The Duke of Uke: Introduction

Duke of Uke is a ukulele shop in East London which has been conducting its business in it’s current form since 2005. We students were tasked with producing something to celebrate their 10 year anniversary. We were to create a window display, animated GIF, series of images for Instagram, or something else which I can’t remember. 

The Duke of Uke shop
The Duke of Uke shop

We went to the shop and listened to shop-owner Matt and in-house designer Paul talk us through the history of the business, ukuleles in general and some of the core design elements they incorporate in their public image. Chief among them was a 1950’s crow mascot (which may or may not have had underlying racist connotations. I find racism is like bad kerning; once you’re aware of it, you start seeing it everywhere, and I did just finish writing an essay which delved into race politics, but I digress.) I wanted to use the crow-man in my work, since I gravitate towards illustrating people and focussing on form more than colour or pattern. Then we all the left the shop for some communal idea generation up the road at the university.

Two Black crows. Does this reinforce subtle (or not so subtle) undertones of racism? Let's say no, since I used it as reference and all my friends of multi-national cultures and backgrounds will be so disappointed if using this image makes me racist too.
Two Black crows. Does this reinforce subtle (or not so subtle) undertones of racism? Let’s say ‘no’, since I used it as reference and all my friends of multi-national cultures and backgrounds will be so disappointed if using this image makes me racist too.

One of my fellow students struck on the brilliant idea of telling a fictional history of the ukulele, using famous paintings such as the colonial Americans meeting the native Americans for the first time and exchanging ukuleles, as well as parodying the Lincoln/Calhoun portrait by having a ukulele in it. Naturally, all heads would be replaced with crow heads. It was a good idea, and no artist worth his salt is above stealing good ideas, but I didn’t want to rip him off (firstly, he’d do a better job with it than me and secondly, he’s my friend, so that would just be a dick-move), but like I said, it was a good idea. I decided to play around a little with very quick mock ups, I did one of Lincoln just because the irony of sticking another head on John Calhoun’s body was just too good to pass up, but then I veered off into parodying famous musical album covers. Actually, I think I only did the Beatles Abbey Road one…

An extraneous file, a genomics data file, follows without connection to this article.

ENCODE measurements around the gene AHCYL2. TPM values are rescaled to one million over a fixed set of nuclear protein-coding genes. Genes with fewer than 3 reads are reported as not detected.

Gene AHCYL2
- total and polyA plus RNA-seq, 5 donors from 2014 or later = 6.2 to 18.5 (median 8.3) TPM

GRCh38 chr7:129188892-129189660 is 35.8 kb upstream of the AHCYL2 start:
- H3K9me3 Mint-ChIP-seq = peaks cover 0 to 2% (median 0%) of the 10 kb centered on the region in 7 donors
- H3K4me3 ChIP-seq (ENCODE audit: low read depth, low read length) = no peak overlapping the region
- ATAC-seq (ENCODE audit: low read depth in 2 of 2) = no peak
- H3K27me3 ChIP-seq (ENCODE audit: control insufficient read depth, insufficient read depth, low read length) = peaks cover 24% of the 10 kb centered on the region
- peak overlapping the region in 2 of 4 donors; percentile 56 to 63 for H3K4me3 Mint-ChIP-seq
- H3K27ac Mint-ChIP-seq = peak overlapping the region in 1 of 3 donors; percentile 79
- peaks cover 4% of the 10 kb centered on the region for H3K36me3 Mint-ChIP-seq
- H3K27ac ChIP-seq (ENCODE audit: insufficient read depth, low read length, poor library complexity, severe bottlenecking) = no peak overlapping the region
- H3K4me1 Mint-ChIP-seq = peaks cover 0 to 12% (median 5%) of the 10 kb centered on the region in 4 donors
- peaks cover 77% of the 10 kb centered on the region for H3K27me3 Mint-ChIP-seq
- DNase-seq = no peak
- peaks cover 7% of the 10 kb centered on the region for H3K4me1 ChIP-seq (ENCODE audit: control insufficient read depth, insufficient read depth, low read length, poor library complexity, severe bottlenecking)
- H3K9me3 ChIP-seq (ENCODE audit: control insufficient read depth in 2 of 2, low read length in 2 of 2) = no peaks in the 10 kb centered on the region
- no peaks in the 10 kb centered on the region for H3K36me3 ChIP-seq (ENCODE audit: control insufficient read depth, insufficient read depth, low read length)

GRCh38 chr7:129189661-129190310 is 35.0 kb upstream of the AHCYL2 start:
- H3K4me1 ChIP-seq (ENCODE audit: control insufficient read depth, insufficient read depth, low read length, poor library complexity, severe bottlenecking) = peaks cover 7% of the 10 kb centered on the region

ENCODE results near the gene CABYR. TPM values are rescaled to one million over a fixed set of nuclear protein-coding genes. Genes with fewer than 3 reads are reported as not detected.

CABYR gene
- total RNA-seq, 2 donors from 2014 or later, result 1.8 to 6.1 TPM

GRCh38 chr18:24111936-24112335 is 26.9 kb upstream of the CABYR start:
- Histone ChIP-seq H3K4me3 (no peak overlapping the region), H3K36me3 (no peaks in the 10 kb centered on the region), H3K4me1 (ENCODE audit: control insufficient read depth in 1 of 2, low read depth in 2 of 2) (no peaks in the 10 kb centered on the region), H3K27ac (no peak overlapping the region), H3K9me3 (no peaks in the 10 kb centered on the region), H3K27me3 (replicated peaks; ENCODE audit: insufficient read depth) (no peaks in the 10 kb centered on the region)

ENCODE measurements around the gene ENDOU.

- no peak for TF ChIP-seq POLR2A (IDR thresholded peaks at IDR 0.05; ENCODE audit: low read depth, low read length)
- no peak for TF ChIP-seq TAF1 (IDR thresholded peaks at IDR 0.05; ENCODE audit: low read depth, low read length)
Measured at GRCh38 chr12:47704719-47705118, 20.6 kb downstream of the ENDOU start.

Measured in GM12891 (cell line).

My crude Lincoln mock-up
My crude Lincoln mock-up. They say Lincoln’s head was painted on top of an existing portrait of John Calhoun, to create a ‘heroic’ portrait of ol’ honest Abe.
dou blog 2
The Beatles, but not as you know them…

I wasn’t especially inclined to continue this line of inquiry, so I dropped it. While I make a (lifelong) habit of referencing the work of others through parody and laugh in the face of copyright law and it makes sense, as teaching customers to play cover versions of famous music is a part of what the Duke of Uke offers, even I balk at taking references from the music industry. #shiver# 

At this point I had decided that the outcome I wanted to move towards was to create a GIF, so I went of to do some research in that area.

But that is a tale for another day…

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